bombsight - buick club los angeles
January 11, 2010 issue
The Bombsight is published by the
Los Angeles Chapter of The Buick Club of America.
The Los Angeles Chapter Logo
reflects who we are and what we do.
Our members’ cars are used
in motion picture and TV productions.
Dedicate d to the preservation and re storation of t he aut omobiles built by The Buick Motor Division.
WHAT IS SEMA?
I hope the Los Angeles Chapter members had a Happy
Holiday and I wish you all a very Happy New Year in 2010.
Last year’s activities culminated in a gala party at the Odyssey Restaurant. Joel Rothman and Richard Konigsberg spent
hours and hours preparing for this posh Holiday Happening.
Please join me in thanking the members and their friends,
who helped us present one of our most successful All GM
Car Shows in June last year. The event could not have run as
smoothly without Preston Meyer and his wife Diane, who
provided windshield cards and a computer printout of all the
cars entered, including the names of their owners. Also, on
any list of appreciation is Burt Kaminsky and his small crew,
who sold a bundle of raffle tickets for prizes that were well
worth the cost of the tickets. And who can forget Bill Burleigh, whose booming voice called out the names of the car
owners receiving their well-earned trophies.
The members have enjoyed a year of interesting tours,
trips and speakers that have made 2009 worthwhile and exciting. It is Dennis Erickson and his wife Barbara, who gave
us a view of the old roads of Southern California as well as a
couple of “Poker Runs” that brought our
gambling blood to the fore.
In previous issues of the Bombsight we have seen a pictorial story on the burgeoning activity in Las Vegas called the
SEMA show. The name stands for Specialty Equipment
Market Association and is held at the Las Vegas Convention
Center each year in November. Initially, it was a place
where exhibitors could show their seat covers, floor mats, tire
gauges, and a few high performance items of dubious value.
In time, the manufacturers improved their add-on performance items, such as, intake
manifolds and exhaust headers. These items, when added
to a 350 cu. in. Chevrolet engine and installed in a 1932
Ford, as shown here, became
a pretty quick vehicle. In
fact, so quick that hydraulic
brakes were sorely needed.
And who supplied them? SEMA. Some of these hot rods, as
they were called, reached speeds of just under 200 mph.
And that is quick for Fords that became unruly when driven
at speeds over 70 miles an hour.
DETROIT LEARNS FROM SEMA
NOW YOU CAN BUILD YOUR OWN
Now SEMA has become an exciting show where the
members of this emerging car-culture can talk to the manufacturer who produces the addon items that make their car
look better or outperform the
production car of the same year
or model, as shown here. The
SEMA exhibitor’s add-on
products began to be designed
for better and more dependable
performance. The addition of paint variations, chrome plating, slanted-back grilles and windshields rivaled the production model for that eye-catching look. The look was further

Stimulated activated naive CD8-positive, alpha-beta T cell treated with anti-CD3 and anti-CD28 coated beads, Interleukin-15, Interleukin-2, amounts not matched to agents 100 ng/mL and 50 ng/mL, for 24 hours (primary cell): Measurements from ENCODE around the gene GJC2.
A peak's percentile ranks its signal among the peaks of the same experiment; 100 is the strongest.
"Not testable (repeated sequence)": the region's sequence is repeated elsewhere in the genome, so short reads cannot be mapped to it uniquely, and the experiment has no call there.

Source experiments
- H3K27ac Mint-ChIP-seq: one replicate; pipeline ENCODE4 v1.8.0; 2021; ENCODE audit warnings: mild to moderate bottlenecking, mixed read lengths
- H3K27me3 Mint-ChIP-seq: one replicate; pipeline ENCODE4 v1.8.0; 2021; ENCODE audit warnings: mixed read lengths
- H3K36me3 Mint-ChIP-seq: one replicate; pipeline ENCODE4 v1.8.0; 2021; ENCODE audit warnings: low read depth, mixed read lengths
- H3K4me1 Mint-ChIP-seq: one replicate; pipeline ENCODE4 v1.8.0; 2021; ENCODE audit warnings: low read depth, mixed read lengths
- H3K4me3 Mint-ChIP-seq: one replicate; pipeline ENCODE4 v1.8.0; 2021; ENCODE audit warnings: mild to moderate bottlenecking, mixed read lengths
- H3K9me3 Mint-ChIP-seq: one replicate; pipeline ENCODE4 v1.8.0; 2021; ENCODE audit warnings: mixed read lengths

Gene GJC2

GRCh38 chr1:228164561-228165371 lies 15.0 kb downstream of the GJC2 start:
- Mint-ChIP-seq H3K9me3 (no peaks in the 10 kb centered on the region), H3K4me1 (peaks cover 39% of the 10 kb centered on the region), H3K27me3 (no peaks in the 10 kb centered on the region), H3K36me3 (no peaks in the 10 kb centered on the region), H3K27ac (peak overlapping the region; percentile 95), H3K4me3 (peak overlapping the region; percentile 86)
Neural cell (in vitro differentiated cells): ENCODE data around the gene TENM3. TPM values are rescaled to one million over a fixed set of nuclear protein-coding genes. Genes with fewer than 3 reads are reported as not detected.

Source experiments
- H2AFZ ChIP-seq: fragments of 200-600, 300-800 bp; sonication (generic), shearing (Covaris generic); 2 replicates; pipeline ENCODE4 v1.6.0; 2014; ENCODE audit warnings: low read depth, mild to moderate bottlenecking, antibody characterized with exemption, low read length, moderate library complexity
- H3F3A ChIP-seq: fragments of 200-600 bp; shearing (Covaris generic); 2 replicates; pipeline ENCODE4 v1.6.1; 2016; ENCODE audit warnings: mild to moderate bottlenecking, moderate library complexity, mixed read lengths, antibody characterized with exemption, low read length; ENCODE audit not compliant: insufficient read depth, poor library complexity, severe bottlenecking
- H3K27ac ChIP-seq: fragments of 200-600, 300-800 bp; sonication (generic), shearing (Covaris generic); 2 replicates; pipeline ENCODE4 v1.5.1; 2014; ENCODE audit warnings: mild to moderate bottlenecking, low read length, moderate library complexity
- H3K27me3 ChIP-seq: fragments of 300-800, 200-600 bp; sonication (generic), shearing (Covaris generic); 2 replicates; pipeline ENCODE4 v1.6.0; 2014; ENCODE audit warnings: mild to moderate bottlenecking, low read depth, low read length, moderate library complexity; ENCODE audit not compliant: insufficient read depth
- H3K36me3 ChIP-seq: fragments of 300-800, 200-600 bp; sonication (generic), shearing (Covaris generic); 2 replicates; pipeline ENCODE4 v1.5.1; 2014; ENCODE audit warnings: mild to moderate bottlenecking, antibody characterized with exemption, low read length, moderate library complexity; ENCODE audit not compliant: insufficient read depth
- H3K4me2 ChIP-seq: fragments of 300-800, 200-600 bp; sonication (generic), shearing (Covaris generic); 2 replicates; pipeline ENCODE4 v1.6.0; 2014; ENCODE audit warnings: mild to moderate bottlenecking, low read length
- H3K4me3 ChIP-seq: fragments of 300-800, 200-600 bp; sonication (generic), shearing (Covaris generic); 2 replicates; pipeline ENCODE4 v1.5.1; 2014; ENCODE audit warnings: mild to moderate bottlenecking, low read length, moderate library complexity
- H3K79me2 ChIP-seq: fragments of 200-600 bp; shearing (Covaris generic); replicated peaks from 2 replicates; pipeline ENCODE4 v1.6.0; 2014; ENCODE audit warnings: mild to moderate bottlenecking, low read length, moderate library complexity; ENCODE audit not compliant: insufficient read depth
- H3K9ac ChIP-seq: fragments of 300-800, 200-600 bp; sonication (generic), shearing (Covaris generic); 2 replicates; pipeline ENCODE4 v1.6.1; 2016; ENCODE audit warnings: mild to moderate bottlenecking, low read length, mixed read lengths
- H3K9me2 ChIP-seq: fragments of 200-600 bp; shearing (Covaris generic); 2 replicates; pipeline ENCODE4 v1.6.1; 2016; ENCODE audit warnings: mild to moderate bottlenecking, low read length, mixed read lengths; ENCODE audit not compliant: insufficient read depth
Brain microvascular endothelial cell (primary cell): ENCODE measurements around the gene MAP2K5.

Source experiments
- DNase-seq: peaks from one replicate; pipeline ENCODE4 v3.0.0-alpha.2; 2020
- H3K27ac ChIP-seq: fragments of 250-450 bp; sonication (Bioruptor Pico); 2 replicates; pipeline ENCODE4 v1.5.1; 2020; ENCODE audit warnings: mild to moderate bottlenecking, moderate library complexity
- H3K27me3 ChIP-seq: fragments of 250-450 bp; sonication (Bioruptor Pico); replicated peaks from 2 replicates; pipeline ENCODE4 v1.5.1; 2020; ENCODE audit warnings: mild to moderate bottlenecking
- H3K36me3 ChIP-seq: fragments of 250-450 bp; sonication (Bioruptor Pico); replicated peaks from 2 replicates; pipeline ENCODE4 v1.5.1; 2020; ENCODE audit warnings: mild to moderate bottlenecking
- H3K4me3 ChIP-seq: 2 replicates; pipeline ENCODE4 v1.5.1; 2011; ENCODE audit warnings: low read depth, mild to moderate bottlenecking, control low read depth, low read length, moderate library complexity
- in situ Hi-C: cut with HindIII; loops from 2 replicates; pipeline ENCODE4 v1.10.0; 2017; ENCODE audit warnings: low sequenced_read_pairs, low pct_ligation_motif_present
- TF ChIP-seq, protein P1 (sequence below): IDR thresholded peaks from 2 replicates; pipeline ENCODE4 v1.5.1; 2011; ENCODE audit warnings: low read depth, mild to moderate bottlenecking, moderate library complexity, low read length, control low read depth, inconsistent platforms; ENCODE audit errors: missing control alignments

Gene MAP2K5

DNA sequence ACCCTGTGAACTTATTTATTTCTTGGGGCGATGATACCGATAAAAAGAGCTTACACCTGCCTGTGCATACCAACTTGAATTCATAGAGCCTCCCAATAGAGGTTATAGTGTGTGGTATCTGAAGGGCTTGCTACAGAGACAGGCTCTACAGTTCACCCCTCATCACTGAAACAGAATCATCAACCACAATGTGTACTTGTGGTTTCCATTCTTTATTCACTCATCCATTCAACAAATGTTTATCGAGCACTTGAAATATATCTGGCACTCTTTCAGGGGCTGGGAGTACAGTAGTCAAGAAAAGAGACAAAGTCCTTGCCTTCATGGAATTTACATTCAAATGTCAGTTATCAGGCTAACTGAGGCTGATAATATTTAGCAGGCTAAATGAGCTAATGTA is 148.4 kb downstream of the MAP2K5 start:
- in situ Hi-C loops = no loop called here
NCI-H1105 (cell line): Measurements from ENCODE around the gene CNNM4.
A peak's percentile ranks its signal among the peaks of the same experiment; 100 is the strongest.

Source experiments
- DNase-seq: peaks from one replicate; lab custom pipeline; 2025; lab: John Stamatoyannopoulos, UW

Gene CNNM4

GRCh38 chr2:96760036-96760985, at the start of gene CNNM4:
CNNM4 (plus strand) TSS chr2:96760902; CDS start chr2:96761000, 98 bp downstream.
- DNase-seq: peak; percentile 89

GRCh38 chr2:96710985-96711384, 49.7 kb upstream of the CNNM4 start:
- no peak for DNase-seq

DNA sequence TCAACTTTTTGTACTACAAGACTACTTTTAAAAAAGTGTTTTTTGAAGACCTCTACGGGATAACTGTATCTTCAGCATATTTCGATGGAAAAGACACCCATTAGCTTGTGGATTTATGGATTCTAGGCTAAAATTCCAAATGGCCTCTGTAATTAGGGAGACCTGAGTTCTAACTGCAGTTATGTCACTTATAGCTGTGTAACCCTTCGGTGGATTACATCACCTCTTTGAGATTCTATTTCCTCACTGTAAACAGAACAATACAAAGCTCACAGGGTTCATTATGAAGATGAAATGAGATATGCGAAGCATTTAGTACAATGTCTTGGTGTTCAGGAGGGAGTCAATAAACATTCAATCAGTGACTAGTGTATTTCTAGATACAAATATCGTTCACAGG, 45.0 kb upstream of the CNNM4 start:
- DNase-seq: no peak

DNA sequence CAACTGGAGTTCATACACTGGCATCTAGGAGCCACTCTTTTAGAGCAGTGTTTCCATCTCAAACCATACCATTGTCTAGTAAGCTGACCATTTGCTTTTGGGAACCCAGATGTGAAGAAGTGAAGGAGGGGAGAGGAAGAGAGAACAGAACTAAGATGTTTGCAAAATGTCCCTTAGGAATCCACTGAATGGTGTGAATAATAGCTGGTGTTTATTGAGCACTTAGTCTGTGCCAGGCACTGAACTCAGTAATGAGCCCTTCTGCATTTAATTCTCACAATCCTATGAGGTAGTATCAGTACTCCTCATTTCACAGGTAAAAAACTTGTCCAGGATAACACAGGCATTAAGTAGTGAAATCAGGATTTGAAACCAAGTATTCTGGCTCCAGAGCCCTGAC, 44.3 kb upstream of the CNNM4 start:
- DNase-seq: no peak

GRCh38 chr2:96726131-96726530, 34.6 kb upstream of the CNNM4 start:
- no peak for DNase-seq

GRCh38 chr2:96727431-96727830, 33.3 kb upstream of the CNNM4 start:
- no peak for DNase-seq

enhanced by the introduction of chrome-plated, steel wheels.
These chromed wheels on the
Riviera to the left were
thought to be a prerequisite
for the custom car. However,
the steel wheels were soon
replaced by cast aluminum
wheels. The cast wheels, because of their almost unlimited
design possibilities, became the favored accessory item for
custom cars. General Motors, Ford and Chrysler soon became aware of this cadre of custom car builders, who were
acquiring the look by adding a few SEMA-purchased parts.
Seeing the growing popularity of SEMA, Detroit’s big three
quickly bought large exhibit spaces.
Later in the mid-sixties, the muscle cars came on the
scene. With emphasis placed on spectacular acceleration,
and top speed, the Buick Division built the Gran Sport Series,
shown to the right, that produced
0 to 60 figures in the six second
range and were great looking
automobiles. This horsepower
proliferation resulted in a lot of
new 200 to 500 horsepower engines supplied by the domestic
auto makers. They came in wood crates and could be installed by the do-it-yourselfer. Where did the big three go to
show and sell their new line of engines? They went to their
newfound giant supermarket, SEMA. Now the custom builders could get brand new engines. And SEMA is the place to
go to get every thing that is
needed for the custom builders
to create their very own look.
The side and rear view of the
car at the right was seen at the
Horseless Carriage Club Show
on Sunday, December 27. It is notable that there are no visible parts that could have come from
any other car in the world. All of
the accessories, new engine, body,
frame, suspension and drive-line
parts are available
2010 Buick Regal GS Show Car / 255 horsepower, six-speed manual transmission
Photo from the internet
Model T Ford Truck at the Horseless Carriage Club Tour / V-8 engine and an automatic transmission
Joel made sure
that everyone was
sure that everyone
had enough to eat
Photos by Paula Mochel
The Horseless Carriage Club
Jay Leno brought one
of his fine cars to this
event. It is a White
restored in red.
The Horseless Carriage Club
has upped the age limit
for this event from
1916 to 1932,
which now includes
these three Buicks.
Photos by Carl Pevey and Paul Mochel